Making sure that everyone can easily and freely access the waterfront is at the heart of Therme Canada | Ontario Place. As part of the almost 12-acres of public space being created, we’re also creating a brand-new managed wetland environment. This is new to Ontario Place – a wetland wasn’t part of the original design. As we help people across Ontario reconnect with the water, we also need to better connect the land to the water.
What is a Wetland?
Wetlands are places of incredible biodiversity and serve as homes and resting spots for fish, mammals, insects and over 100 species of birds. They also act, in many cases, as a natural water filter and they protect shorelines from erosion. Wetlands are sponges – they soak up moisture from rain or snow, and release water when conditions are dry. This reduces the effects of both drought and flooding.
In the 1960s and 1970s, the human-made islands that make up Ontario Place were created from contaminated debris leftover from digging Toronto’s subway tunnels – plastic and construction debris, and other hazardous elements like volatile organic compounds and metals. In other parts of Ontario Place, oil from defunct amusement rides and gasoline spilled from boats docked at the marina have led to further contamination. Therme Canada’s redevelopment of Ontario Place is our opportunity to address these issues and create new habitats in the water and on land.
The water’s edge along Lake Ontario was home to a wide array of birds, plants, fish, and mammals. This made it an important spot to the Mississaugas of the Credit to hunt, fish, and gather. But now, according to the Toronto and Region Conservation Authority (TRCA), it’s estimated that more than 85% of Toronto’s wetlands have been lost due to human activity like farming and industry.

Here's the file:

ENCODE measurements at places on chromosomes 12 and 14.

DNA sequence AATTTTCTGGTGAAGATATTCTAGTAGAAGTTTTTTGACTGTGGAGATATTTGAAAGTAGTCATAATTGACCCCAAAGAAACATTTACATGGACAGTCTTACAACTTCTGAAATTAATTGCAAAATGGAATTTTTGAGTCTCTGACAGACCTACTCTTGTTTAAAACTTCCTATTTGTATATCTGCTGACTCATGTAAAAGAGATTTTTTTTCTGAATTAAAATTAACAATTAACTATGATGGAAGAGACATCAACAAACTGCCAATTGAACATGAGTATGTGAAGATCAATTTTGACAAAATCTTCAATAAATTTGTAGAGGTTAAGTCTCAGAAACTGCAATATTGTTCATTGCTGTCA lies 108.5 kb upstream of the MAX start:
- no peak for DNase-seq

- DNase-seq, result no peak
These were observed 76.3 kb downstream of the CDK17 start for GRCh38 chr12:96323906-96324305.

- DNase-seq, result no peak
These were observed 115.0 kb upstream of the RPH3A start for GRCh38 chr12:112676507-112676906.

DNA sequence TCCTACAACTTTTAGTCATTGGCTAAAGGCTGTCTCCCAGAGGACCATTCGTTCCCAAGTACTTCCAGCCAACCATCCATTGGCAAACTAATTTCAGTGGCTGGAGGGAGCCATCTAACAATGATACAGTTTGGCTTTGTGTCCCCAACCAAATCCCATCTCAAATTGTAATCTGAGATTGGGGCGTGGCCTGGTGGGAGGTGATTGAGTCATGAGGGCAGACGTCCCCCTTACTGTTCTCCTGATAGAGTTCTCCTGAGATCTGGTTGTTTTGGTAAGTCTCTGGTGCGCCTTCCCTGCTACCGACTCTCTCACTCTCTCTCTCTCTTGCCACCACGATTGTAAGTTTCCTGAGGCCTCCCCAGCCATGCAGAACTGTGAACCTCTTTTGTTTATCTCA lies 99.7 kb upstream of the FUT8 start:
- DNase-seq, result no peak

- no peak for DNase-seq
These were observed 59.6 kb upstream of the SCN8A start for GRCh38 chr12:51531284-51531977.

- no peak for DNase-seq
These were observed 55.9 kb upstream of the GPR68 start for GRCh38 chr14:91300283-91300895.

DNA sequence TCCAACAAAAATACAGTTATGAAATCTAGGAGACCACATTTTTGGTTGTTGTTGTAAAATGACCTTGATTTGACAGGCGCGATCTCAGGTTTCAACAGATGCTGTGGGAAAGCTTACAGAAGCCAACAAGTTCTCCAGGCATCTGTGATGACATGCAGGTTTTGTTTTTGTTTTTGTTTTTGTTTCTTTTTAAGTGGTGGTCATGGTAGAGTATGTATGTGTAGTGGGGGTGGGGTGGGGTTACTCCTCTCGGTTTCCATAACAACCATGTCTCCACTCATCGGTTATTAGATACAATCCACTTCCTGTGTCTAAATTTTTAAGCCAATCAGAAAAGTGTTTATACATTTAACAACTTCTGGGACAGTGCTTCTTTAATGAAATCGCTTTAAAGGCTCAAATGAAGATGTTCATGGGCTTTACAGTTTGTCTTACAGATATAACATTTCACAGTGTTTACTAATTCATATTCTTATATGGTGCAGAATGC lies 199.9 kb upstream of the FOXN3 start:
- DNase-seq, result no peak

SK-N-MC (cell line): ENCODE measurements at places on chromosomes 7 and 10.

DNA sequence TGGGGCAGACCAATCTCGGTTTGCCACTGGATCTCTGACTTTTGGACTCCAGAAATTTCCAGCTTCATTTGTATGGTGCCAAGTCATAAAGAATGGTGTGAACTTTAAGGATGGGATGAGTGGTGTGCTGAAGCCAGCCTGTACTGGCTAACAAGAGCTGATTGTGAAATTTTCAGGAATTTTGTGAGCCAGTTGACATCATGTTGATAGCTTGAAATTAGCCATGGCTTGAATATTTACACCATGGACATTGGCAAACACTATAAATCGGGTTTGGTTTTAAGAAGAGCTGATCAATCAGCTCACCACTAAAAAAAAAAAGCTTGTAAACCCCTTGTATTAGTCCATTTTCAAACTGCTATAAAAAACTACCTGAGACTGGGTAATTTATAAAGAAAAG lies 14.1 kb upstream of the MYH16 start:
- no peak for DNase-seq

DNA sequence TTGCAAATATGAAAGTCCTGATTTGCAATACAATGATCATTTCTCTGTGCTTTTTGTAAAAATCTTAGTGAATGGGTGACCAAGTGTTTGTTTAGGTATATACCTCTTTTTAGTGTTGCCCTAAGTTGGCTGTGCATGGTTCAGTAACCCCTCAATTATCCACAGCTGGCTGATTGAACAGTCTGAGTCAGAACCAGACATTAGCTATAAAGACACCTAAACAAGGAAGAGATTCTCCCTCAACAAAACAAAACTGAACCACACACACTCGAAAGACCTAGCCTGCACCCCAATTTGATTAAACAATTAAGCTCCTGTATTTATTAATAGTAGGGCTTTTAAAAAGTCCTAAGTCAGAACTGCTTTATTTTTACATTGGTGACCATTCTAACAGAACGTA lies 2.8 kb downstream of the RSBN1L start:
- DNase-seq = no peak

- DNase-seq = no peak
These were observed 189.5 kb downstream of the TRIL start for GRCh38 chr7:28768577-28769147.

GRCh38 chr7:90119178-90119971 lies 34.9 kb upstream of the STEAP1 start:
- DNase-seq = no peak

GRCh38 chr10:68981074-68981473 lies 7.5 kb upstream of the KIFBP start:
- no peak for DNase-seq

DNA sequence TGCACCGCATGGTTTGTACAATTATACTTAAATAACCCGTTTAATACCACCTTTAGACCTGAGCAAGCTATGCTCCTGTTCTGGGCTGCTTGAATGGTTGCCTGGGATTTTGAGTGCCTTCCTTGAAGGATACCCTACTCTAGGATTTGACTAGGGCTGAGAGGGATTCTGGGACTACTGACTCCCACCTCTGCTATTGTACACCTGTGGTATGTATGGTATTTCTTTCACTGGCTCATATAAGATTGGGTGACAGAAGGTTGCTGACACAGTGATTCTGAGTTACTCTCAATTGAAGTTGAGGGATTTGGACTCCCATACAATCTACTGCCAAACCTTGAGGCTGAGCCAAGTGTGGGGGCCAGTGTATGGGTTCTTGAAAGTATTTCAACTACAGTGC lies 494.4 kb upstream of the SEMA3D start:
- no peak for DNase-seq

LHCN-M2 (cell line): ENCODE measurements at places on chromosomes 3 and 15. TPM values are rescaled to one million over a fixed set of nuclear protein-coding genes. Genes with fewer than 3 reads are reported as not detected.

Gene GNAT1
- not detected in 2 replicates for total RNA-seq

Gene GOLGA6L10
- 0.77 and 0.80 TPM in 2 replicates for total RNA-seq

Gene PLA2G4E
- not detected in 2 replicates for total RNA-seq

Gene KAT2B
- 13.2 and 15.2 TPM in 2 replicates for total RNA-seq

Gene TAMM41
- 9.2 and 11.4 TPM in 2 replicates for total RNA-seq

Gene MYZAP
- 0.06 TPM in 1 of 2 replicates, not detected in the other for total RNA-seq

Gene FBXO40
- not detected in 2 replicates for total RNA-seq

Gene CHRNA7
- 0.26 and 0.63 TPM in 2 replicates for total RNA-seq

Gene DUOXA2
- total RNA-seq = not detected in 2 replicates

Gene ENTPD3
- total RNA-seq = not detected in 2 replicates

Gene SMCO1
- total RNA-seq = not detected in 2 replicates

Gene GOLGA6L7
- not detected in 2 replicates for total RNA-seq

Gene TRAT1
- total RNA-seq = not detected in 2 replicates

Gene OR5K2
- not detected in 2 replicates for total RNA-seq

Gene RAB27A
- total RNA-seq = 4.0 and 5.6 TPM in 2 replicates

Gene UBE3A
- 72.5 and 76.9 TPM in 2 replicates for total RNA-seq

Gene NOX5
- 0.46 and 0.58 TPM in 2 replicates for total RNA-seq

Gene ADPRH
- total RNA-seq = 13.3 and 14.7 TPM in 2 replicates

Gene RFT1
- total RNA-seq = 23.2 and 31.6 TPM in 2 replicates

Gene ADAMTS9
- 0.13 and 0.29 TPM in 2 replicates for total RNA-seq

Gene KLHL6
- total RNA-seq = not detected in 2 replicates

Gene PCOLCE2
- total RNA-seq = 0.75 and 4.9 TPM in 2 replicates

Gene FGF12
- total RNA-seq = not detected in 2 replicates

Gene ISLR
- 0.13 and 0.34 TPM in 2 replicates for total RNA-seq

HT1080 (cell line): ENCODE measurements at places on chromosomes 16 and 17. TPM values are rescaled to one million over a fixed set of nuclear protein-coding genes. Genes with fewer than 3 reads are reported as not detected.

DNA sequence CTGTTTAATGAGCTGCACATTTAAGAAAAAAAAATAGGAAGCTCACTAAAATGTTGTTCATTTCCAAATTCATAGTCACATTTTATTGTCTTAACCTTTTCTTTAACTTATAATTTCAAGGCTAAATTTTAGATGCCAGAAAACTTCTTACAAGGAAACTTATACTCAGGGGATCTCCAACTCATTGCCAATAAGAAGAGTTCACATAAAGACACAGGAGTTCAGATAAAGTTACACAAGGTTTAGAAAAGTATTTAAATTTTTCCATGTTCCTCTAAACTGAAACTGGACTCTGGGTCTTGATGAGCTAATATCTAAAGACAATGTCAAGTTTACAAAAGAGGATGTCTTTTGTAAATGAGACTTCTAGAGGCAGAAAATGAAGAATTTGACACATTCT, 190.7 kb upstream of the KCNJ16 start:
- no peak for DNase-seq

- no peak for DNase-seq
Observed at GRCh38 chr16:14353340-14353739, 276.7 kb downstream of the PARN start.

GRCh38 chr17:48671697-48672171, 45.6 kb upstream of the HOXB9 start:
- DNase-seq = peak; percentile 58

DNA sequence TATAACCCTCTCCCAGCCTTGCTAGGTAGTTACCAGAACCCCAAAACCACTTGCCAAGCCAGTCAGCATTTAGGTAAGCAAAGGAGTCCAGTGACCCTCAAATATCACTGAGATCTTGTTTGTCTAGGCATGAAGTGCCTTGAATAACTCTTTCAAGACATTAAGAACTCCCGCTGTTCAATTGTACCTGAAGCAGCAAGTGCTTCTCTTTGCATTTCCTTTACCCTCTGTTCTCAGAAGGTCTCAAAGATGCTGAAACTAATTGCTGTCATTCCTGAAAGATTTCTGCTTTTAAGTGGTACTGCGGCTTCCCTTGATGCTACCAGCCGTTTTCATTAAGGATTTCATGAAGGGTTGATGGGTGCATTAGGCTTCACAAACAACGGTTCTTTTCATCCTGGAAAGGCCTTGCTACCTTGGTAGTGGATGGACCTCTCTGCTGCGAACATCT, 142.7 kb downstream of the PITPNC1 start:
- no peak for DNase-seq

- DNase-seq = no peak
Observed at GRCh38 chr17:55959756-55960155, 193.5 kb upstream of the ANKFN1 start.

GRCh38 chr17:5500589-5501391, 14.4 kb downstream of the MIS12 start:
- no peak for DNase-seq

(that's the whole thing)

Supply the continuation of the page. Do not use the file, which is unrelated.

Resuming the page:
We want to help change that.
The Future Wetland at Therme Canada | Ontario Place
Nestled on the east side of the site between the lake and iconic Cinesphere, a network of boardwalks will allow visitors to enjoy time in a wetland landscape that will flourish with wildlife and aquatic vegetation. As part of the creation of this 5,400M2 wetland, many native plant species which help to support fish and wildlife will be introduced to Ontario Place for the first time.
The wetland at Therme Canada | Ontario Place will also act to filter water as it returns to the lake. All the water that collects in the public spaces or on the Therme building will be collected in tanks, cleaned, and returned to Lake Ontario – leaving the water better than when we found it.
Creating aquatic habitat is central to the plans for the wetland zone and for shoreline restoration. The shoreline around the site will be replaced with more porous, stacked rock to make it storm-ready and allow fish habitat to flourish for species like walleye, large mouth and small mouth bass, northern pike, lake trout, shiners, and minnows, among others. To help picture the impact this will have, consider the success of the shoreline and habitat restoration work the TRCA has done at Tommy Thompson Park. Now, there’s a warm water refuge for fish, one kilometer of protected shoreline, and five hectares of essential habitat for birds, reptiles, and amphibians.
When Ontario Place was built in the 1960s and 1970s, it never had a wetland environment. The new immersive wetland zone being created now will become a place for people from across Toronto and Ontario to learn about and enjoy the incredible biodiversity along this unique stretch of waterfront – yet another part of the world-class parkland and public spaces that will bring joy to millions of visitors each year.